Finding a Good Farrier    

By  Melissa Brawner
http://www.SonshineAcres.net

Finding a good farrier can be a daunting task to say the least.  A good farrier is in high demand, and usually commands top dollar for every service performed.  I  have lived in Fort Lupton about 8 years, and  have gone through 6 different farriers.  We had one that couldnít handle a horse, and with every move the mare made, he belly kicked her or slammed her with a rasp.  We had a few that were fantastic, and then just disappeared into thin air, never to be contacted again.  When I am looking for a new farrier, I ask horse professionals who they use, and why they like them, I find out what the farrier specializes in, and I try to watch the farrier to see if they can handle a horse.

When I first located here, I had to find a new farrier fast.  A horse usually needs to see a farrier every 8 weeks, and sometimes sooner if needed.   This didnít give me much time to locate a professional that could do a great job.  I talked to the local veterinarians, got a list of folks from them to check out, and then I spoke to other horse enthusiasts in the area.  I went to different barns and observed.  The names for a good farrier were numerous, and of course, as I collected names, I also got the stories that came along with them.  You will find that for every horse owner, there is an opinion.  I usually collect the opinions, sort through them, keep the information useful for me, and discard the rest.  Some of the farriers preferred by individuals were despised by others.  I found that sometimes it was a personality conflict with the horse owner, and sometimes it was a personality conflict with the horse.  It sounds silly, but it is true!  Then of course you have some people that have no business being a farrier.

 
 

  I have a farrier that I use specifically with our stallion.  He is fantastic, and has built a relationship with the horse.  He is patient, and knows exactly what my stud needs.  My stallion was almost permanently lamed by the prior farrier.  The farrier that almost permanently lamed him, cut off all his toes, left the heel, and stood him up like he was on tin cans, or was a club footed horse.  The poor horse couldnít walk for a month.  The farrier that I now use for Rio built him artificial angles of close to 55 degrees with a special type of glue and epoxy, and put a leather  pad over the sole of the hoof for protection.  It took over a year to get the stallion back to normal.  Right from the beginning there was a personality conflict between the horse and the prior farrier.  Rio is a very calm horse, as most Zippo bred horses are, but he would get antsy around this farrier.  The farrier loved one of the other stallions, and would stand there scratching and rubbing on him forever, but he didnít like anything about Rio.  You could see the personality conflict right from the get go.  I truly donít think he lamed him on purpose, but he never said he did anything wrong, or admitted that he may have made a mistake, much less apologize.  I am sure that most horse owners have horror stories similar to this, but it doesnít make it fun, easy or acceptable.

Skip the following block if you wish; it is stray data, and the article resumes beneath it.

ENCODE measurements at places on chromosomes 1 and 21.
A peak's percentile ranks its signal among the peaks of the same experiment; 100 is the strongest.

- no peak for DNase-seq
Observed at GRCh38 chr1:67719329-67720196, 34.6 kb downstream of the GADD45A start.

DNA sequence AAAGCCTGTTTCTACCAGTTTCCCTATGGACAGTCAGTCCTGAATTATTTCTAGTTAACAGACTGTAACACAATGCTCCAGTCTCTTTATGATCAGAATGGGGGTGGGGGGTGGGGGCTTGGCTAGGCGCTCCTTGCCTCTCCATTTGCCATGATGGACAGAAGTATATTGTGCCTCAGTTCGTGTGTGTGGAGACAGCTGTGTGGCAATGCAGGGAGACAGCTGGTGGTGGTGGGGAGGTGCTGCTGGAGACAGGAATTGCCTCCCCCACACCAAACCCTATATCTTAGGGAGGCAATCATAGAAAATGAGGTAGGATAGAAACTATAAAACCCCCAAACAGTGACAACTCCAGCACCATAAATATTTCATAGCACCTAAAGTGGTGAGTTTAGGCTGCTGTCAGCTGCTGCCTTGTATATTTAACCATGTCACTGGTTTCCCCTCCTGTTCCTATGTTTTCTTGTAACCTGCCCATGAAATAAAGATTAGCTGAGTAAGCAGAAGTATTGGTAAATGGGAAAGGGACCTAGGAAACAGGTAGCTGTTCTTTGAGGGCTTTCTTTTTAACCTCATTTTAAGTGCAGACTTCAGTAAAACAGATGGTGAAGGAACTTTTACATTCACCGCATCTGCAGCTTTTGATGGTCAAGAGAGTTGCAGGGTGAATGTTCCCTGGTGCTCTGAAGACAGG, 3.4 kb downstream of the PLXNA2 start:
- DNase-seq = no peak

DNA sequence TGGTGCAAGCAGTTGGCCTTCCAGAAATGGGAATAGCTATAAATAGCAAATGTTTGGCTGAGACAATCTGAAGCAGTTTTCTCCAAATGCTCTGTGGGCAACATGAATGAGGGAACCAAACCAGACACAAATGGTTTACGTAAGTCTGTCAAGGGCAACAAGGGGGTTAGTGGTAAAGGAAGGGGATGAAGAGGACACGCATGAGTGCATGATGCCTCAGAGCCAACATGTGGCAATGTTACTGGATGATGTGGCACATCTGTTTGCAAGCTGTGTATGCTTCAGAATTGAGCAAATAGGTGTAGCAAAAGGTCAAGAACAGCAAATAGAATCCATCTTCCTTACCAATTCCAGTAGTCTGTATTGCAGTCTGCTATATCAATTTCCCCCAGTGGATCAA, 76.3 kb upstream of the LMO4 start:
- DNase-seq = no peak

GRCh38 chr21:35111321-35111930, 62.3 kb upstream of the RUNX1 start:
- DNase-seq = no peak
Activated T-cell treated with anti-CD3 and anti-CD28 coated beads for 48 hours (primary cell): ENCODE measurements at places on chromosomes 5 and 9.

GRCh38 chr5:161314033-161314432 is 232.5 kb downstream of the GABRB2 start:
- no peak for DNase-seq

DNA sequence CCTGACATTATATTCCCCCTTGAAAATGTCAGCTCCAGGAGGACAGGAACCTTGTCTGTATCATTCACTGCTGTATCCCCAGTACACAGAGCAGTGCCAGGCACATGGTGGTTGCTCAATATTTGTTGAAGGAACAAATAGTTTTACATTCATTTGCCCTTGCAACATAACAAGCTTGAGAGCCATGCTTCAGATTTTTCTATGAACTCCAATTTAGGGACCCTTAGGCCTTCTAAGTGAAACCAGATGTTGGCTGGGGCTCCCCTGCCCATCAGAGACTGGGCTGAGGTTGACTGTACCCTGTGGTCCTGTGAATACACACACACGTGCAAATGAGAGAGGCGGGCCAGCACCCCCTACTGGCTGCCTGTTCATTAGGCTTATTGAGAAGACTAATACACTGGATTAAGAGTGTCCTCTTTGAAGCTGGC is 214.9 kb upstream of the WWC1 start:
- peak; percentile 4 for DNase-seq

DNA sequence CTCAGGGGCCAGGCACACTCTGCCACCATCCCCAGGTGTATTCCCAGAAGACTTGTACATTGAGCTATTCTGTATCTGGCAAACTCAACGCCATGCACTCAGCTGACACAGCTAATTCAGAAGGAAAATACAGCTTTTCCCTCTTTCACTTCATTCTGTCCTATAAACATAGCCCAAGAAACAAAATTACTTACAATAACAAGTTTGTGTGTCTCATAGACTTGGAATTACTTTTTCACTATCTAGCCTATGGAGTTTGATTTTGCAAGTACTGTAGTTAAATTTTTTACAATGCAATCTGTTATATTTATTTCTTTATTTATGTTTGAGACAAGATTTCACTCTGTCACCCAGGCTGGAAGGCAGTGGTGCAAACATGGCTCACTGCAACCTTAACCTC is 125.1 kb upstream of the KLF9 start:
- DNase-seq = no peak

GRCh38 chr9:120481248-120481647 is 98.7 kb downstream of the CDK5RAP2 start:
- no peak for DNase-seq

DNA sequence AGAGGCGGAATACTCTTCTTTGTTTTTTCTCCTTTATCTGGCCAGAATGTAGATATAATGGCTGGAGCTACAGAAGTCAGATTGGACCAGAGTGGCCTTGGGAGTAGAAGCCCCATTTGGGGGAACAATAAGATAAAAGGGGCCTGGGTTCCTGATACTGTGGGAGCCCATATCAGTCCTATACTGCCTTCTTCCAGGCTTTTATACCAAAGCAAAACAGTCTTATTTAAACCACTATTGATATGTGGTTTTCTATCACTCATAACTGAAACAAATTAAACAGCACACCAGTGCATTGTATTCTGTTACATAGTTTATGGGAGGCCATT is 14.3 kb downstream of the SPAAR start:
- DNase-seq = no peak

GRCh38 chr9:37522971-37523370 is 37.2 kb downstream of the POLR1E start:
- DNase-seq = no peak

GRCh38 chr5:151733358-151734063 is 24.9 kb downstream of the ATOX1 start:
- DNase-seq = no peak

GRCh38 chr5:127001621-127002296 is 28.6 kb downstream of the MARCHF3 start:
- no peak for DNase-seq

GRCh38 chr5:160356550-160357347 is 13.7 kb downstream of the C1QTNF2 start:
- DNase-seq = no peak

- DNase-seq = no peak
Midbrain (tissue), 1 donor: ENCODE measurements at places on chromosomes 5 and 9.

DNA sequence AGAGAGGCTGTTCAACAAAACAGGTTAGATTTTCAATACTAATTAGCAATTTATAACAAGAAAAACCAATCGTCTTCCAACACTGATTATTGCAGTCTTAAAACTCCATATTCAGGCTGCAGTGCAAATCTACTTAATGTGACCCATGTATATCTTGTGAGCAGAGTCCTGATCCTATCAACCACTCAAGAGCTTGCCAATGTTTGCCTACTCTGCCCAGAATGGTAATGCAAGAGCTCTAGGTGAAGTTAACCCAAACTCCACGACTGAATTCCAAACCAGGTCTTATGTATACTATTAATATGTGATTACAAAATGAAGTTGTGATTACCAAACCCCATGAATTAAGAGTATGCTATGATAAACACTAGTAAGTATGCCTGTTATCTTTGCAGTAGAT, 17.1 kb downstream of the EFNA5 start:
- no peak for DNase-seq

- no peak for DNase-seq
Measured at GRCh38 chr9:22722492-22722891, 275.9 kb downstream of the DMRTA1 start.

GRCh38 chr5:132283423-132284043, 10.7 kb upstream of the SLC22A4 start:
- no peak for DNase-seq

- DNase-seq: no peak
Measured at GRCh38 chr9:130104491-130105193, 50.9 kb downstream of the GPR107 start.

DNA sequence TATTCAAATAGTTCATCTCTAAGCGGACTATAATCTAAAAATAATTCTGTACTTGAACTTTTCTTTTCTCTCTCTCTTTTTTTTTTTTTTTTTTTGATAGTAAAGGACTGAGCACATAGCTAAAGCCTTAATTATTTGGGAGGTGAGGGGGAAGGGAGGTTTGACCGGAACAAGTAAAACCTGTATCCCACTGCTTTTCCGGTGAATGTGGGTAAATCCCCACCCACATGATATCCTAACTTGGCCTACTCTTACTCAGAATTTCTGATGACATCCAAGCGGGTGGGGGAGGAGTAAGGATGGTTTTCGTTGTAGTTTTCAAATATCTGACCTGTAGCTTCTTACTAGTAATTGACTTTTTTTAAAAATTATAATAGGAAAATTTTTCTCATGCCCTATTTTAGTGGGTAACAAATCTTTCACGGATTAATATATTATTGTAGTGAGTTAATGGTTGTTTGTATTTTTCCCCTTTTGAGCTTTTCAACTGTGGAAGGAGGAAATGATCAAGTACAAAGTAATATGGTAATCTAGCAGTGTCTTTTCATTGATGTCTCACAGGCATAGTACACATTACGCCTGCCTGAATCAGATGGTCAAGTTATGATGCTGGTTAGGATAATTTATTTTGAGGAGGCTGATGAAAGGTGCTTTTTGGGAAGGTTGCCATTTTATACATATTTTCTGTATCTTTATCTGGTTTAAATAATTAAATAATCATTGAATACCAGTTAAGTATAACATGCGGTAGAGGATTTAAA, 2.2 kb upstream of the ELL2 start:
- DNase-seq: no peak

A farrier usually has  a preferred clientele.  My current farrier usually specializes in Draft horses, but he is so good and patient with the horses, that I love to have him at our farm with our quarters and paints.  He will take his time with the young stock, so that their experience with the farrier is pleasant.  He will scratch all over on them, let the horse smell his hat, and not get worried about it if the young horse needs a break.  He is even patient with the crotchety old broodmares!  Once a horse is used to the farrier, it will stand still, and lift up its feet, but you have to teach it to do this, it doesnít come naturally.  It is nice to find a farrier that can handle any type of horse, but if you have a certain discipline that you favor such as barrel racing, reining, or halter, make sure your farrier trims your horse the correct way.  Not every farrier will know how to set sliders for the Reiners, or kegs for the Drafts!  If you have a specialty, hit some of the shows, and ask fellow competitors who they use for a farrier.  Ask about the farriers specialty, and try to observe them while they tend to a horse.  As I said before, I have someone else trim our stallion due to his needs.

 I do not envy a farrier his or her job.  It is an extremely dangerous job, and it isnít always easy to deal with the horse or the owner.  The owner has to take responsibility to have the horse trained for the farrier, or have the tranquilizers handy.  It isnít fair to expect a farrier to come out and trim a horses feet when the owner canít even pick them up to clean them!  You as the horse owner have to do your part including disciplining the horse if it acts up during the farrier appointment.  After saying that,  I measure the success of a farrier by the end result.  If the angles are correct for the horse, the horse travels correctly, and the sole of the hoof looks good, we have a winner!  I also appreciate when a farrier shows up to appointments, will actually return calls, and has some people skills.  This is just about a perfect description of our current farrier.  He told me that he gains and retains clients on his ability, and his great customer service.  A good farrier is worth the money.  A horse can have quite a few things wrong with it, and still be ridden.  If you have a bad farrier, or are in dire need of a farrier, the horse can  be permanently injured, to the point of having to be put down.  The feet are no place to skimp!  Find a good farrier and stick with them.